The franchise needed a ready-made star to hold down the fort while Anthony Davis came of age. Trading top prospect Nerlens Noel and a top-five protected selection in the vaunted 2014 draft speaks to what they saw in the young guard.
Was the bounty paid for Holiday worth it?
Unfortunately, Pelican fans have seen their team hit with a rash of injuries, including one that knocked Holiday out for good in January. They've been deprived of seeing the promising collection of talent in New Orleans at full strength for most of the season.
Holiday's absence is a positive in one regard: the basketball-watching public has been able to see how the team functions without him. His backcourt mates, Tyreke Evans and Eric Gordon, have shown what they can do in bigger roles for the Pelicans.
Between his time on and off the court, we have some idea of what Holiday means to the Pelicans now and in the future. Let's consider the things we know to this point.
If your concern was that Jrue Holiday's numbers were inflated playing on a bad Sixers team in 2013, his production when healthy this season should ease your concerns.
|Jrue Holiday: Steady Production|
Although his scoring numbers have taken a dip, Holiday's other basic peripherals have remained the same or improved. He has been a much more efficient shooter and distributor, even cutting down on the turnover issues that plagued him last season.
The scoring numbers dropping shouldn't come as a surprise. After all, Holiday was "the man" for the Sixers last season, given the chance to play with a strong supporting cast this year in New Orleans. That never fully materialized, but he's already trending toward being more of a true point guard.
Holiday's transition from scoring guard back to point is based in necessity. After being named the 2008 Gatorade Player of the Year during his senior year of high school, Holiday was forced into the off-guard slot at UCLA, with incumbent starter Darren Collison holding the reins.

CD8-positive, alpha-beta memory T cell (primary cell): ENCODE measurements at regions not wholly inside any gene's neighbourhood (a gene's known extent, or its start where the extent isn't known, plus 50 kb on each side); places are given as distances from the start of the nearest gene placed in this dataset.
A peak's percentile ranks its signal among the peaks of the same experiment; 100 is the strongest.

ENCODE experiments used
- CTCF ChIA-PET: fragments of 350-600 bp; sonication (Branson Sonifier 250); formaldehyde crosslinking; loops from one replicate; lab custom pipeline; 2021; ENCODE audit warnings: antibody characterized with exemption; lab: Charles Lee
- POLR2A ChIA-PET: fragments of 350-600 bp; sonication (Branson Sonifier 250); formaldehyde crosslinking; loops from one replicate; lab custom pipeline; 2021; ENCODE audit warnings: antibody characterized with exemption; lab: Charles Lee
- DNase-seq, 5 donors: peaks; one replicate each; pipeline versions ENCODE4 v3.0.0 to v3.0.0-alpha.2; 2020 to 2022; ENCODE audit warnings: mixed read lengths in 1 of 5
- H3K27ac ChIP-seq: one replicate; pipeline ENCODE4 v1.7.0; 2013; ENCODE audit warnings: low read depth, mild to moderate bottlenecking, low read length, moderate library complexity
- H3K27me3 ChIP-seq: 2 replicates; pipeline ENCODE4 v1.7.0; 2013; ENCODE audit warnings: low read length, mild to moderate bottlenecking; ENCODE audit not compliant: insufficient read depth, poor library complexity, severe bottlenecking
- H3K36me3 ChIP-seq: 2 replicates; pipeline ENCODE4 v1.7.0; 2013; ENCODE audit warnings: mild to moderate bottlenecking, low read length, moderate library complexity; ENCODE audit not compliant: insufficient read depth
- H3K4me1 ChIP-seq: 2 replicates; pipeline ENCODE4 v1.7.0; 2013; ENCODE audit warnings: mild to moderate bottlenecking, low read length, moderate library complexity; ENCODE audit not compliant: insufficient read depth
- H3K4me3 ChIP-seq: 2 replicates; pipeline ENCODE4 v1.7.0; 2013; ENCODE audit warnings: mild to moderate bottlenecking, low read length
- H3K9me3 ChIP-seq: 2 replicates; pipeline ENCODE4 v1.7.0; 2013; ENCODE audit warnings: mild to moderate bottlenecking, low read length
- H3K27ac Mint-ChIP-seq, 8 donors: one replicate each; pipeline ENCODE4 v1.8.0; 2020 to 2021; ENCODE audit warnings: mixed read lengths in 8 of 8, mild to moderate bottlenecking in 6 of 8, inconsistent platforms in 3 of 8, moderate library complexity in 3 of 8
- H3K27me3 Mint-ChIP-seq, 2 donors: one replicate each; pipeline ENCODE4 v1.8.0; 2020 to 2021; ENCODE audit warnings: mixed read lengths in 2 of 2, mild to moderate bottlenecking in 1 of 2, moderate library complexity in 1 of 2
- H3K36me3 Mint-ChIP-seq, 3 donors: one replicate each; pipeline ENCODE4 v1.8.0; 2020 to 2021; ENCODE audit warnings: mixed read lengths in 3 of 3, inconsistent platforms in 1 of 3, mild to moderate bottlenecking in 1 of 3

During his time in Philadelphia, roster makeup held back Holiday's development. Without an above-average big man to develop a pick-and-roll partnership, the training that many young guards get in their first few seasons just wasn't there. That he was able to eek out eight assists per game last season speaks to his natural talent.
Having to be the featured option wasn't all bad for Holiday. He's able to hurt defenses in a variety of ways when he has it going, and he and Davis showed off how fruitful their partnership might be should they get time to develop together. For Holiday, learning when and where to pick his spots will come, even if it's a bit later than desired.
Further experience playing together will benefit Holiday and the team as a whole. He's an impactful player to begin with, so that experience will inch him that much closer to the top tier of guards.
Anyone in favor of the trade last summer would be hard pressed to call it a failure now, as long as we're limiting the conversation to his play.
The counterargument to Holiday's play is a cursory analysis of the Pelicans roster. There's a lot of money tied up in the backcourt over the next few seasons.
For the triumvirate of Holiday, Eric Gordon and Tyreke Evans, the Pelicans will be paying in the ballpark of $35 million a season for the next three years, according to Sham Sports. That's almost halfway to the luxury tax, let alone the normal salary-cap threshold.
If the Pelicans were a major-market franchise with deep pockets, this wouldn't be as much of a concern. Teams regularly spend up to and beyond the tax to keep good teams together, even under a new CBA that punishes cash cows.
But the Pelicans are not that, nor are they particularly close to contending in their current form.